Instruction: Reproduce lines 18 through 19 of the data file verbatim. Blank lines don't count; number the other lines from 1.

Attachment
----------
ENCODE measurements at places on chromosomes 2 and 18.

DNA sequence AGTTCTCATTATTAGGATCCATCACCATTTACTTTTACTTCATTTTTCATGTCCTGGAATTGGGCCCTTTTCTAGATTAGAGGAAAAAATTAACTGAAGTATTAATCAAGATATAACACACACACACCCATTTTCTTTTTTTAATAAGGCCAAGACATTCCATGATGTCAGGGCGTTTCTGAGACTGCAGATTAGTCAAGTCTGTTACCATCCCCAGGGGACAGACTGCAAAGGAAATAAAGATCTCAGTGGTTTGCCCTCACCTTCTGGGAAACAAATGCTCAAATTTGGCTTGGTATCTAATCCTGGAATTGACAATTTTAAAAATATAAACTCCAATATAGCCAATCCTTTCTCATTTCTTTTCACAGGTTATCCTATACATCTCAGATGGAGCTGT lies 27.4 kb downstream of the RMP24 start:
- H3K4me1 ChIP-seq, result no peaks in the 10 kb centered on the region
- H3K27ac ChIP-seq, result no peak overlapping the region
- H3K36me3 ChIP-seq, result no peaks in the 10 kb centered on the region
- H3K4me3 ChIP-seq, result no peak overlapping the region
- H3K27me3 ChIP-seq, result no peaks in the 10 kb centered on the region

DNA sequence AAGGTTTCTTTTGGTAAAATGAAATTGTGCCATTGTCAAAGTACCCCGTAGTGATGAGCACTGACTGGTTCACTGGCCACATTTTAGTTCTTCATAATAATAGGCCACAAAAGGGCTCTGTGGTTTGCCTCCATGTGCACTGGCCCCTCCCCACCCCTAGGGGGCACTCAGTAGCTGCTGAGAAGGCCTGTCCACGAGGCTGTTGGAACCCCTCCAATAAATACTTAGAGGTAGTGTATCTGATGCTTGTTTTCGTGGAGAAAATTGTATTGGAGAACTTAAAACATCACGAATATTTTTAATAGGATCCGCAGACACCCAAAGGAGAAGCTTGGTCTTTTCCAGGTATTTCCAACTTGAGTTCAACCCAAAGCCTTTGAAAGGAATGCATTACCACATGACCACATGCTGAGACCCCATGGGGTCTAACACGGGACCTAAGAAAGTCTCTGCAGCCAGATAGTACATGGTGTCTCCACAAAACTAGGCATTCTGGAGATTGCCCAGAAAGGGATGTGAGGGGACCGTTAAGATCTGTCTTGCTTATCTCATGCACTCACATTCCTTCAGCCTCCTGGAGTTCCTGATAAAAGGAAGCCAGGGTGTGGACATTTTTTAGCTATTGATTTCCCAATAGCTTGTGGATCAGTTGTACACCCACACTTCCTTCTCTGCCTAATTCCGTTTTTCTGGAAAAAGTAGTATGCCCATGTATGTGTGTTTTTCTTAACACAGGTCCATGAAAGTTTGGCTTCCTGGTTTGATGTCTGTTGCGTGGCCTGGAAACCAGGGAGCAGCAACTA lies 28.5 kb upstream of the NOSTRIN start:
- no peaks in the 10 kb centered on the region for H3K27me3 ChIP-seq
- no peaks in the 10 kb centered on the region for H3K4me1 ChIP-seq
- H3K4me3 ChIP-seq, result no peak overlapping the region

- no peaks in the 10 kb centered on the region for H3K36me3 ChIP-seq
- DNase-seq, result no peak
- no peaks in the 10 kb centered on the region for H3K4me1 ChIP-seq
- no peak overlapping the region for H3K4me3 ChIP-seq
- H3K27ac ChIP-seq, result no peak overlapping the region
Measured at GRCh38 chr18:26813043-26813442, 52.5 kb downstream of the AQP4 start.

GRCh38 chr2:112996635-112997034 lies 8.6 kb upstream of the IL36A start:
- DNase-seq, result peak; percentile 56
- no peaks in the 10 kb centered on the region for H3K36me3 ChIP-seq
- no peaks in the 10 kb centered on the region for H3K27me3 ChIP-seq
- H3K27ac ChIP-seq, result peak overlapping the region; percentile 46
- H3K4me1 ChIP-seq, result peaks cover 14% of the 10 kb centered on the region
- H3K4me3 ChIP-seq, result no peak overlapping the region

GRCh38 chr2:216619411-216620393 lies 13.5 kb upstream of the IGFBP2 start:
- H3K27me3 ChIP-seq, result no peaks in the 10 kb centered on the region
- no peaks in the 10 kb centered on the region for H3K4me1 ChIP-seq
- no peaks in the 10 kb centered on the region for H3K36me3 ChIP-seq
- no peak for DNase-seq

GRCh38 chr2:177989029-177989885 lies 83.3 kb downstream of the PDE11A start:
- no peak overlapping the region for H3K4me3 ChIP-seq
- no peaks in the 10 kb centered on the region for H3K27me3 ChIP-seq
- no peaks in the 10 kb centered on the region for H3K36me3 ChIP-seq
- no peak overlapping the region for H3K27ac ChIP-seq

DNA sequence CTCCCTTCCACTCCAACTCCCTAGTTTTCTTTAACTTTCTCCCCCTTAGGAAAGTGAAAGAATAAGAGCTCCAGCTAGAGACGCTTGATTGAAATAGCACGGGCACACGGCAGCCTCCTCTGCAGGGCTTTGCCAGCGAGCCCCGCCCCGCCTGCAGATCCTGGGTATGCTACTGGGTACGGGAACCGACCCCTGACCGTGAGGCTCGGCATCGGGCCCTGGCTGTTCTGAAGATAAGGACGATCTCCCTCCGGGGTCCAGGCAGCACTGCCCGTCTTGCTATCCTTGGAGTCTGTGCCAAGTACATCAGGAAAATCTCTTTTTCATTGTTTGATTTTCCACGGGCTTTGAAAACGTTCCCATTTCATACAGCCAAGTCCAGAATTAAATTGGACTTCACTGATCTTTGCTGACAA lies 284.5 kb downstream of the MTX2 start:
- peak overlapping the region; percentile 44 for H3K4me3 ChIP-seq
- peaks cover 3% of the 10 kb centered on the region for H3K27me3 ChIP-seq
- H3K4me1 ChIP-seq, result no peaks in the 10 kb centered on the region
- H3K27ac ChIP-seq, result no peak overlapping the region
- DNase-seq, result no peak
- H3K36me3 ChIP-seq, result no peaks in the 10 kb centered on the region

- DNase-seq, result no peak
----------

GRCh38 chr2:112996635-112997034 lies 8.6 kb upstream of the IL36A start:
- DNase-seq, result peak; percentile 56